By Sarah Purtill
Impunity Watch Reporter, North America
WASHINGTON, D.C., U.S. – Currently, Congress is contemplating the ADA Education and Reform Act of 2017 (H.R. 620). H.R. 620’s protestors believe it would place major increases on the burden of people with disabilities. As the American’s with Disabilities Act (ADA) stands now, owners of businesses open to the public – such as hotels, restaurants and movie theaters – must make sure their businesses are accessible for people with disabilities. When a business fails to comply with these rules, a person with disabilities can either take them to court or file a complaint with the U.S. Department of Justice.
H.R. 620 would change this process and allow businesses to delay fixing the problem for months at a time. The process under the new bill includes many more steps. These steps start with a written notice to the business owner of the inability of the disabled person to access their business. After that, the business has two months to respond and then another four months to actually begin addressing the violation. During that six-month period, the person with disabilities sees no relief.
In the 1990’s when the American’s with Disabilities Act was passed, it contained a provision that required businesses to “remove architectural barriers and other obstacles that impede access to the establishment,” according to the American Civil Liberties Union. This provision is known as Title III. The provision makes it possible for people with disabilities to have access to businesses such as groceries stores or shopping malls as well as facilities such as public restrooms and libraries.
The goal of H.R. 620 is to allow for businesses to opt out of Title III. By allowing businesses to opt out of Title III, the responsibility falls on the person with disabilities to make sure businesses have the proper accommodations. Essentially, the person with disabilities has to invest a considerable amount of time and effort to get the necessary accommodations from a business. Whereas, the way the bill stands now, businesses are much more likely to fix a problem sooner in order to settle cases or appease the U.S. Department of Justice.
Supporters of H.R. 620 believe that amending Title III would reduce the number of frivolous and unwarranted lawsuits. After Title III was instituted, there were many lawsuits against businesses for failure to comply with Title III. Those against H.R. 620 believe that there are many reasons for why the amendment is unwarranted.
Currently, the ADA offers free educational resources to businesses that explain how they can comply with Title III. According to Rewire, “an analysis of ADA lawsuits in 2016 identified just 12 individuals and one organization that have filed more than 100 lawsuits each.” Those who oppose H.R. 620 believe that shows most law suits are not abusing Title III. They also say that the ADA already has methods to deal with those frivolous lawsuits.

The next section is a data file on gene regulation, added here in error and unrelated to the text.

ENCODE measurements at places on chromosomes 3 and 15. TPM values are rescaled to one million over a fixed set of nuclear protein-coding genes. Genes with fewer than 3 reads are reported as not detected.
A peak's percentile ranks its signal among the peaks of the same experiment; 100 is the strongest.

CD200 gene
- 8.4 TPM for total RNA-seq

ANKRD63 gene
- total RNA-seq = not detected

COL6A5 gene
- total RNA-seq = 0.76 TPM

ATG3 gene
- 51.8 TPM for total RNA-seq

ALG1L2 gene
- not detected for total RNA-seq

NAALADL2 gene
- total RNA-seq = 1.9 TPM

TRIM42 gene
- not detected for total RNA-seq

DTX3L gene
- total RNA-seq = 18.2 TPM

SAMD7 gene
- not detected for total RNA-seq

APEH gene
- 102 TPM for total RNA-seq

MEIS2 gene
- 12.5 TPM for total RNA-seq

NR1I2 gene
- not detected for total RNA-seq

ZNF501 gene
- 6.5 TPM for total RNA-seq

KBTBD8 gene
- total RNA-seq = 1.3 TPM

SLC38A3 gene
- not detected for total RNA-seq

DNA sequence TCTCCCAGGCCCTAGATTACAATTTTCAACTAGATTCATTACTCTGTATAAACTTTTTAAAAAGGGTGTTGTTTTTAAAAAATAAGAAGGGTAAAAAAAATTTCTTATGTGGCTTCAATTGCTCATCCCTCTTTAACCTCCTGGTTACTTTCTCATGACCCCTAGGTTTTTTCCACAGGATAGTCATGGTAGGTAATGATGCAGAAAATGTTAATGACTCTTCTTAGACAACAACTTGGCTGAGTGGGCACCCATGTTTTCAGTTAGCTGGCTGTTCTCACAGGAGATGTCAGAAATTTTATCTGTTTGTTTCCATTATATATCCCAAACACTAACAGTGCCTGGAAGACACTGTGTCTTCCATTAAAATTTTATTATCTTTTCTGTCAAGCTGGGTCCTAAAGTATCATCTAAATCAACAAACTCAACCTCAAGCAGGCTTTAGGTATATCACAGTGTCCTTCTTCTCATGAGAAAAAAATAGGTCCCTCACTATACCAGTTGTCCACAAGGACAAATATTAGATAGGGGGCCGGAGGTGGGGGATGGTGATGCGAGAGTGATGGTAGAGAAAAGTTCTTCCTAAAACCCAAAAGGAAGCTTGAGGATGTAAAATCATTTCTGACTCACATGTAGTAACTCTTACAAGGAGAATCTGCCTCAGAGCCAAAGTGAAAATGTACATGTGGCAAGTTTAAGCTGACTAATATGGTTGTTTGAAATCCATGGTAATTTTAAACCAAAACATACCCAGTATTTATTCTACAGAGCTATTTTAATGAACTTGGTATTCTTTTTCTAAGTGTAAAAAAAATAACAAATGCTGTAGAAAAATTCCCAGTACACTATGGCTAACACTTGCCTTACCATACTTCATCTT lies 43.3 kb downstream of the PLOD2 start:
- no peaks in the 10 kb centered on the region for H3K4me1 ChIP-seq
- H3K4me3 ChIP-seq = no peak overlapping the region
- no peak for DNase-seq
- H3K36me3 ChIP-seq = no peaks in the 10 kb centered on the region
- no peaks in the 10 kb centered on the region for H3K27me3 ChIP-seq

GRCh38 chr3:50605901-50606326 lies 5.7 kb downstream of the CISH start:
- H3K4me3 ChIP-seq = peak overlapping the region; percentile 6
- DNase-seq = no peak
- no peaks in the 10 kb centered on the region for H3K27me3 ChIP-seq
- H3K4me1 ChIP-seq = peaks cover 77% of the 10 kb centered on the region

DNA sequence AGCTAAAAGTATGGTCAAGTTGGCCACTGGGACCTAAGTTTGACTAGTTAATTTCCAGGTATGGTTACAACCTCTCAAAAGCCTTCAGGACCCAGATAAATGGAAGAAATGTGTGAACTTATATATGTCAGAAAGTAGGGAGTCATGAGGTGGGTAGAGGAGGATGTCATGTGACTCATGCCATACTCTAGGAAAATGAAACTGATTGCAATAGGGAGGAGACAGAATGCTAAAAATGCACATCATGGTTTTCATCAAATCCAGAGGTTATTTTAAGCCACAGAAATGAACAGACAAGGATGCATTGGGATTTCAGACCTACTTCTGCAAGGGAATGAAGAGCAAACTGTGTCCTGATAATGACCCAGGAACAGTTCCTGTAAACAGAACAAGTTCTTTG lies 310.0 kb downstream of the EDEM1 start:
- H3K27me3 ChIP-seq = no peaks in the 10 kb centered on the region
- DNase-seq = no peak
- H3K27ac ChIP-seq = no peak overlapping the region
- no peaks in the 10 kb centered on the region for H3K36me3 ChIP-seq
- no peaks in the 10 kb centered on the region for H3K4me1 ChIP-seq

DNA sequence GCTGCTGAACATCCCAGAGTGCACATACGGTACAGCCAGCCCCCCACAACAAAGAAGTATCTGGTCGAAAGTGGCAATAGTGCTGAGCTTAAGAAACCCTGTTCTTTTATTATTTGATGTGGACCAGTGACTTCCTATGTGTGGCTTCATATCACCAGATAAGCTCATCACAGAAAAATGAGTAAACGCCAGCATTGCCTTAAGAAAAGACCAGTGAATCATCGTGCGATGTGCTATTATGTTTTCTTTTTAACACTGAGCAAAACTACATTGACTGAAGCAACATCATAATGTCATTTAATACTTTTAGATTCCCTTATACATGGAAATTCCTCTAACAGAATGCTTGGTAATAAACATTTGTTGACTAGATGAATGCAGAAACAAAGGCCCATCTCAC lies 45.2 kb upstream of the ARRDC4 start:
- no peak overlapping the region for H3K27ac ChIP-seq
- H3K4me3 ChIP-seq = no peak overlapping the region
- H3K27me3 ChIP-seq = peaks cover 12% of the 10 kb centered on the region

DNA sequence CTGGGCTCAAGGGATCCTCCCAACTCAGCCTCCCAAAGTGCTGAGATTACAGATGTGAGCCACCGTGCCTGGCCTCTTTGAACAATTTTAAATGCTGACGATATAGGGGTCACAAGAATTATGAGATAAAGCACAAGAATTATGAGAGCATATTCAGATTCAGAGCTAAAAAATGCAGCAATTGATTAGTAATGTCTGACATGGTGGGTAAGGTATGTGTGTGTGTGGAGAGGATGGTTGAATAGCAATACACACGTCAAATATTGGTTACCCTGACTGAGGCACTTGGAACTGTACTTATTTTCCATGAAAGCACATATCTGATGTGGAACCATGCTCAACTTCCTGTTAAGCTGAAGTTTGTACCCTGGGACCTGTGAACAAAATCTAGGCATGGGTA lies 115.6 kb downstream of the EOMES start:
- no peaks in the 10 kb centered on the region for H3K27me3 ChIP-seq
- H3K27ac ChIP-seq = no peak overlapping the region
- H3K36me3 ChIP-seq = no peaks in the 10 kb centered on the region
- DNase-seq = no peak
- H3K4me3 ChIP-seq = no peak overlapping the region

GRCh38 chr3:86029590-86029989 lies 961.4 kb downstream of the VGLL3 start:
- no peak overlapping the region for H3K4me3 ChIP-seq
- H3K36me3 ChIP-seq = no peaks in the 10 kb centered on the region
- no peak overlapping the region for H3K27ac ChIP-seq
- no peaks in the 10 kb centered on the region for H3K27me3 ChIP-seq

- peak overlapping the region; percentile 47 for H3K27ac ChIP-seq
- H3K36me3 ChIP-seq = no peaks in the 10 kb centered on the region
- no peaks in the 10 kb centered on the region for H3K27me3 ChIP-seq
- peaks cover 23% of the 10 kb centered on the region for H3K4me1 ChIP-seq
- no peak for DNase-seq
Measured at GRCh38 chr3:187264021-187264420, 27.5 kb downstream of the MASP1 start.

The passage of H.R. 620 will have a major impact on the lives of people with disabilities. Many believe their civil rights are on the chopping block. With 18 co-sponsors, the bill was voted to advance by the House Judiciary Committee on September 7th, 2017. Now, many wait to see if this bill will become a reality and if it does, how it affects their lives.
For more information, please see:
Romper – What is HR 620? It Could Threaten the Civil Rights of People with Disabilities – 14 September 2017
Human Rights Watch – Will the US Weaken its Disability Laws? – 13 September 2017
Action Together Massachusetts – Action: Protect the American Disabilities Act – Oppose H.R.620 – 12 September 2017
Rewire – Congress Makes Progress in Destroying the Americans with Disabilities Act – 11 September 2017
Rewire – The Americans with Disabilities Act is Under Attack in Congress – 30 May 2017
Author: Sarah Louise Purtill
is a second-year law student at Syracuse University College of Law (SUCOL). In addition to being an Impunity Watch News Reporter, she is an Associate Editor for the Syracuse Journal of International Law and Commerce. Sarah is the Media Managing Editor for Syracuse Law and Civic Engagement Forum as well as the Treasurer for Phi Alpha Delta Law Fraternity’s Carmody Chapter at SUCOL. She is also serving her second term as a Class Senator for the Student Bar Association at SUCOL. Sarah is a student attorney at the Elder and Health Law Clinic of SUCOL. Sarah graduated from John Jay College of Criminal Justice’s Honors Program in June of 2016 with a Bachelor’s Degree in Political Science and a Minor in History. Sarah expects to graduate with her Juris Doctor from SUCOL in May of 2019.